/ ARTICLE: In Memory of Pete Kirton RIP

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UKC Articles - on 09 Nov 2017
Enjoying the Bowderstone, 4 kbPete Kirton sadly passed away last week at the age of 57. Whilst his name may not be familiar with many, his contribution to British rock climbing was immeasurable. Pete was one of the first climbers in the country to pursue bouldering for the sake of bouldering. He influenced many by developing problems in Northumberland, The Peak District and spent some time developing the Bowderstone with Jerry Moffatt. Tales of his strength echo down from that generation, along with his wry sense of humour and humility. In this article, Andy Pollitt and Andy Reeve remember Pete from two very different parts of his life; his time as a climber in Sheffield and his time as a mental health nurse.

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Dave Flanagan - on 09 Nov 2017
In reply to UKC Articles:

Over a decade ago I got permission to post Pete's piece 'Working Class' on my site. It's a beautiful piece of writing and well worth reading, today of all days.

http://theshortspan.com/features/petekirton.htm
airborne - on 09 Nov 2017
In reply to UKC Articles:

Why can't I see the 'like' button? This article deserves hundreds.
Will Hunt - on 09 Nov 2017
In reply to UKC Articles:

I'm not sure if some censorship has taken place, but the term of endearment that Andy Reeve referred to on UKB was one which you might use to refer to a person you're seeing next Tuesday.
JLS on 09 Nov 2017
In reply to UKC Articles:

Seems to have been an impressive person.
Anyone got a link to a photograph of the man?
Graeme Alderson on 09 Nov 2017
In reply to UKC Articles:

Ah, I wondered what the connection was when Andy turned up at the Stag earlier!

Nice article from 2 entirely different parts of Pete's life.

I had a brief chat with Pete's dad tonight and we were regaled of tales of Pete's dad and a certain Manchester plumber!
scree on 09 Nov 2017
In reply to JLS:
If you have access to Extreme Rock - the book, there's a picture of Pete belaying for Chris Gore on Footless Crow.
Pedro50 on 09 Nov 2017
In reply to scree:

> If you have access to Extreme Rock - the book, there's a picture of Pete belaying for Chris Gore on Footless Crow.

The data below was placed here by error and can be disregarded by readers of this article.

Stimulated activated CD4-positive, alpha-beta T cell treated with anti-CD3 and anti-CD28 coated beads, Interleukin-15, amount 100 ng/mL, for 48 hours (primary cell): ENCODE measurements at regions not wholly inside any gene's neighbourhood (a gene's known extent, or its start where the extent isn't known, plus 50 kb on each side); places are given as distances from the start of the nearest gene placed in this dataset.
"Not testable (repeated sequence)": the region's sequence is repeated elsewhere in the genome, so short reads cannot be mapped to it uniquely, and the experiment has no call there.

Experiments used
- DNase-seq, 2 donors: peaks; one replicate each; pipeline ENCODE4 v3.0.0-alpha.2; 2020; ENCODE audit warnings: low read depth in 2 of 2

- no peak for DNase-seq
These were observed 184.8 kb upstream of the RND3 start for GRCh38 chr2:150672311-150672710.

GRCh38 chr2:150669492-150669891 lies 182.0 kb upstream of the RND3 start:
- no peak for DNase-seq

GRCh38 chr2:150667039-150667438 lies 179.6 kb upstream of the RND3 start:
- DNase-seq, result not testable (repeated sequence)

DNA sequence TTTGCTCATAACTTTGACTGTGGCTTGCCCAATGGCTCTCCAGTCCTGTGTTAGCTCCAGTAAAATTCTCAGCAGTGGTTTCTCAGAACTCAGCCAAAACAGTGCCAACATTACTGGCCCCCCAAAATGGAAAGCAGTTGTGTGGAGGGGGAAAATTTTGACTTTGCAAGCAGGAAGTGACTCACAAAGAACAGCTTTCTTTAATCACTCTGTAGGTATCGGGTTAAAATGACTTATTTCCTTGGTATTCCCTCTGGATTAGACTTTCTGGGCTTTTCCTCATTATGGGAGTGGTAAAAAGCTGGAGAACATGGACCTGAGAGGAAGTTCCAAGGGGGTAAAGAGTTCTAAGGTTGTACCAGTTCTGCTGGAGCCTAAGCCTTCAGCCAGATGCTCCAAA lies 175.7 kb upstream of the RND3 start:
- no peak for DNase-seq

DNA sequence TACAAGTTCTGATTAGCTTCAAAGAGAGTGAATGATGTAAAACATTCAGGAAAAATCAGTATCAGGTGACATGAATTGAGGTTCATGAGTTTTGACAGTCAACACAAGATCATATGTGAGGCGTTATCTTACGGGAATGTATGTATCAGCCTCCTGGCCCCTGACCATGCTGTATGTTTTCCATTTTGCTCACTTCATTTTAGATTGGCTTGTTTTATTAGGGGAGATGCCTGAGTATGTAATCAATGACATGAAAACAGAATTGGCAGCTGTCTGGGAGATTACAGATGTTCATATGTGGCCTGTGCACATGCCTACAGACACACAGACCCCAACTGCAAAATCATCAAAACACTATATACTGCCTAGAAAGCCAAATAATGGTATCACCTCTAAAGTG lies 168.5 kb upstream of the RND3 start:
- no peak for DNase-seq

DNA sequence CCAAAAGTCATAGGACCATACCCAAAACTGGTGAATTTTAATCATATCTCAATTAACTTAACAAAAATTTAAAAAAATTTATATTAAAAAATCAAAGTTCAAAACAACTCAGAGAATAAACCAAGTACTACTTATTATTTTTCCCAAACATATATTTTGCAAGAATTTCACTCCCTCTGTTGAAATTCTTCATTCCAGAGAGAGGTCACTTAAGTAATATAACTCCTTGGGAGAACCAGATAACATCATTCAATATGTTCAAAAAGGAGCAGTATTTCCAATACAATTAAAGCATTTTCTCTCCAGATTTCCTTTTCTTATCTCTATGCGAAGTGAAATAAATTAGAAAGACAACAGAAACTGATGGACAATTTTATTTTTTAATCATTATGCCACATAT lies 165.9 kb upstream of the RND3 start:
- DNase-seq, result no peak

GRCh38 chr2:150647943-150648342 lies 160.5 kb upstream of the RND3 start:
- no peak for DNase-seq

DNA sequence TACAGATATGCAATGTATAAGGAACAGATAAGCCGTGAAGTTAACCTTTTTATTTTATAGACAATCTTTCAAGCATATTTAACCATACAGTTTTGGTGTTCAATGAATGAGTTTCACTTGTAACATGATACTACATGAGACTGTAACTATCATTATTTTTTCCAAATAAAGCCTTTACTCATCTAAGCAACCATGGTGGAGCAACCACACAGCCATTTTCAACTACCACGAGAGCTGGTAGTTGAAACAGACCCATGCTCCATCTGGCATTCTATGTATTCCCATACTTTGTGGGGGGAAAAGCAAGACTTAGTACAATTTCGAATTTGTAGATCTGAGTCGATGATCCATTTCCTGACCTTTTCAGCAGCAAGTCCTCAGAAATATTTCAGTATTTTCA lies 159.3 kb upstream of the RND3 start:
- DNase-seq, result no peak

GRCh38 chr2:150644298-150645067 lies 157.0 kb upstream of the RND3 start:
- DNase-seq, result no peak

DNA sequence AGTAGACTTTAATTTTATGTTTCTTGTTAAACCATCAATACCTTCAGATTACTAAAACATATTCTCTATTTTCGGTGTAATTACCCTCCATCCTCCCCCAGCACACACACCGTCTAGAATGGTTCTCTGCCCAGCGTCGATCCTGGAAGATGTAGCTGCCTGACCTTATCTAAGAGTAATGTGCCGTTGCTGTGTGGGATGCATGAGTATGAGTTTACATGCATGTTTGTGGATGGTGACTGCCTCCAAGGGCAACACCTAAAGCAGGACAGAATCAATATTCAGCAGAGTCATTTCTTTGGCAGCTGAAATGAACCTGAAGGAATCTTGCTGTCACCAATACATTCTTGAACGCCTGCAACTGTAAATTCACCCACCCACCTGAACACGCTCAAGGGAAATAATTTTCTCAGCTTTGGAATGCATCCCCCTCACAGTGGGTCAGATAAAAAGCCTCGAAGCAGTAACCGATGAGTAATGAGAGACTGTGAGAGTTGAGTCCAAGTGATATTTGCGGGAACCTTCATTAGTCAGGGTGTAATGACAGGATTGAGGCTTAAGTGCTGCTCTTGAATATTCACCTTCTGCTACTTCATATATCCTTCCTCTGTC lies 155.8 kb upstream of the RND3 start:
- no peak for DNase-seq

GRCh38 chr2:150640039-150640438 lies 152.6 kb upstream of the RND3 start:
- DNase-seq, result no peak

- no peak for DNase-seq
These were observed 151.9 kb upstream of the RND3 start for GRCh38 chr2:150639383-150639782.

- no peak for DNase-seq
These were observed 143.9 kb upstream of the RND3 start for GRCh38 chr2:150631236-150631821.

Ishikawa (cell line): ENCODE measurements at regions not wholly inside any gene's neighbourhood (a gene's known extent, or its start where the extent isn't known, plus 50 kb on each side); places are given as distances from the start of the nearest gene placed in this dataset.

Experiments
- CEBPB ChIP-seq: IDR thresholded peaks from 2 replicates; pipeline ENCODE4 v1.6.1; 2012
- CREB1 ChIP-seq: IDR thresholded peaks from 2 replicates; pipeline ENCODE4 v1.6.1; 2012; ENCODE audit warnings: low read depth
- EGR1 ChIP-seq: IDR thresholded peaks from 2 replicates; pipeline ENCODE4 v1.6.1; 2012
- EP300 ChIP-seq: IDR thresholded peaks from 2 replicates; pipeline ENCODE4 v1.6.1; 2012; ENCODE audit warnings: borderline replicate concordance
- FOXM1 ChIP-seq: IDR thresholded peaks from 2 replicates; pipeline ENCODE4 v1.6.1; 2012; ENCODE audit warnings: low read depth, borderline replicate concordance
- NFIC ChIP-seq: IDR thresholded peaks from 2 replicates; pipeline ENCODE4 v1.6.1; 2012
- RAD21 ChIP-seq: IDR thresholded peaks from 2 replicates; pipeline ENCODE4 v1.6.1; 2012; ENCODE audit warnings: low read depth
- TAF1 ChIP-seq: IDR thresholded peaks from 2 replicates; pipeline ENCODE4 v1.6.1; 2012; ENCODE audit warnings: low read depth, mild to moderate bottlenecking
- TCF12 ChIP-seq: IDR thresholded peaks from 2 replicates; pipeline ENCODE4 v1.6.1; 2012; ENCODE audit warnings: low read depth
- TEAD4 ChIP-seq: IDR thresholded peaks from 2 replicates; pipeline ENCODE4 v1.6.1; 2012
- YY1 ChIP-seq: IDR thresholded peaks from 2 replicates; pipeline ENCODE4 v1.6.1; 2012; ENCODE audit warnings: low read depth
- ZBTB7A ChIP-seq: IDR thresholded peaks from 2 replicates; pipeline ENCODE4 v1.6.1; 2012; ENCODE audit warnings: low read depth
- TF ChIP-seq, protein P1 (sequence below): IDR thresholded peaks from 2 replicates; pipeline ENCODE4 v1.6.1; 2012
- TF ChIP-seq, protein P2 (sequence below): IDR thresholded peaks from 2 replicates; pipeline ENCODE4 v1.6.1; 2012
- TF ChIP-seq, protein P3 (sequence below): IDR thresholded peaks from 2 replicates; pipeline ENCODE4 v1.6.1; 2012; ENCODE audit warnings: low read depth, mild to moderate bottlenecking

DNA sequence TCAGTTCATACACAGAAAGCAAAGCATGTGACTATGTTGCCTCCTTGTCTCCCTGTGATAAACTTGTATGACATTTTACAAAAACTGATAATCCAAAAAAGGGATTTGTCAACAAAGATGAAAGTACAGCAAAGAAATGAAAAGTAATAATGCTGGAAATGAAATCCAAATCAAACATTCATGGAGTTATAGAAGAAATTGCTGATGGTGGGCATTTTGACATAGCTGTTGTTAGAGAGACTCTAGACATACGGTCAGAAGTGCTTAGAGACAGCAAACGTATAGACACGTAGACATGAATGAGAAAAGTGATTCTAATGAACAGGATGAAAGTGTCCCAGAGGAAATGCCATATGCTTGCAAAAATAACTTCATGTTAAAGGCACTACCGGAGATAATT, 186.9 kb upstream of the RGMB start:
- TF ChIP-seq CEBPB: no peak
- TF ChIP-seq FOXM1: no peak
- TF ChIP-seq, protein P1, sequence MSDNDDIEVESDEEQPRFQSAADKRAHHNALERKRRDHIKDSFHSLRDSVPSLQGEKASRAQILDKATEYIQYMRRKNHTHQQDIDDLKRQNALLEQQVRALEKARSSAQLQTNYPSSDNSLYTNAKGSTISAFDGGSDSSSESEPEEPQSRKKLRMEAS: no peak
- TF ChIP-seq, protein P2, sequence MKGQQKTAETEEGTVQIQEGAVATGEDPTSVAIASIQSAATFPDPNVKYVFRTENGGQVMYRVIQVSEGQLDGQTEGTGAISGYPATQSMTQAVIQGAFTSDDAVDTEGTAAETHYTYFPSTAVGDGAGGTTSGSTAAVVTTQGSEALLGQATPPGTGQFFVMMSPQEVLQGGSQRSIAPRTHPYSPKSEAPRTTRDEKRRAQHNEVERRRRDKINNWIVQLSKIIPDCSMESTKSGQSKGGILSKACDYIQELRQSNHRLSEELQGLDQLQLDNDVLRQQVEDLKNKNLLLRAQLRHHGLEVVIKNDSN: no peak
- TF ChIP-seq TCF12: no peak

Great pic; Ron Hills, Fires and a V neck woolly jumper. Respect!
paul mitchell - on 10 Nov 2017
In reply to UKC Articles:

Having met Pete's Dad after the funeral,it was easy to see where the kindness and climbing gift came from.

He took Pete climbing at age 15 and by the end of the first day,the son was outclimbing the father.

Kirton senior had tried the Cromlech girdle before the first ascent and had often dossed at the famous workmens' hut
under the Cromlech boulders.Quite a trek for a Geordie.
lummox - on 10 Nov 2017
In reply to paul mitchell:

I was climbing yesterday with one of Pete's early climbing partners at school in the North East. He said it was obvious very quickly how naturally strong and talented he was.
robate - on 10 Nov 2017
In reply to lummox:

sad to hear of it

met him a couple of times, first time at Bas Cuvier in '82, the first time I spent a day with a good boulderer. I said hello after watching him dyno straight through Charcuterie, just ace to watch, courteous and friendly with it.
Ian Dunn - on 10 Nov 2017
In reply to UKC Articles:

I started climbing on the same climbing course with Pete, and I spent many great days with him and his parents in Northumberland and The Lakes and he visited me and climbed in the North Yorks Moors and Yorkshire Dales. We also had trad climbing trips to Scotland as teenagers and we climbed together for about 4 years as none of the local climbing clubs would alllow us to become members at 13 or 14 years old.
He was argumentative stubborn and would never admit defeat in an argument however he was a great friend kind and fun to be with. I have very found memories of our adventures together and I am sincerely pleased we shared our formative years in climbing together. RIP Pete you still have an influence in climbing today. Your boulder problems will always remain.
Mark Leach - on 11 Nov 2017
In reply to UKC Articles:

The funeral was very moving with many people in attendance. I remembered the happy times with Pete, although I shed a few tears. It was sad but a great privilege to be a pallbearer along with Jerry Moffatt, Steve Lewis and Nick Plishko. We were brothers in arms carrying a legendary brother who will never be forgotten. RIP Pete. In my humble opinion what a Great Article, which sums up our great friend Pete. You will be missed my friend.

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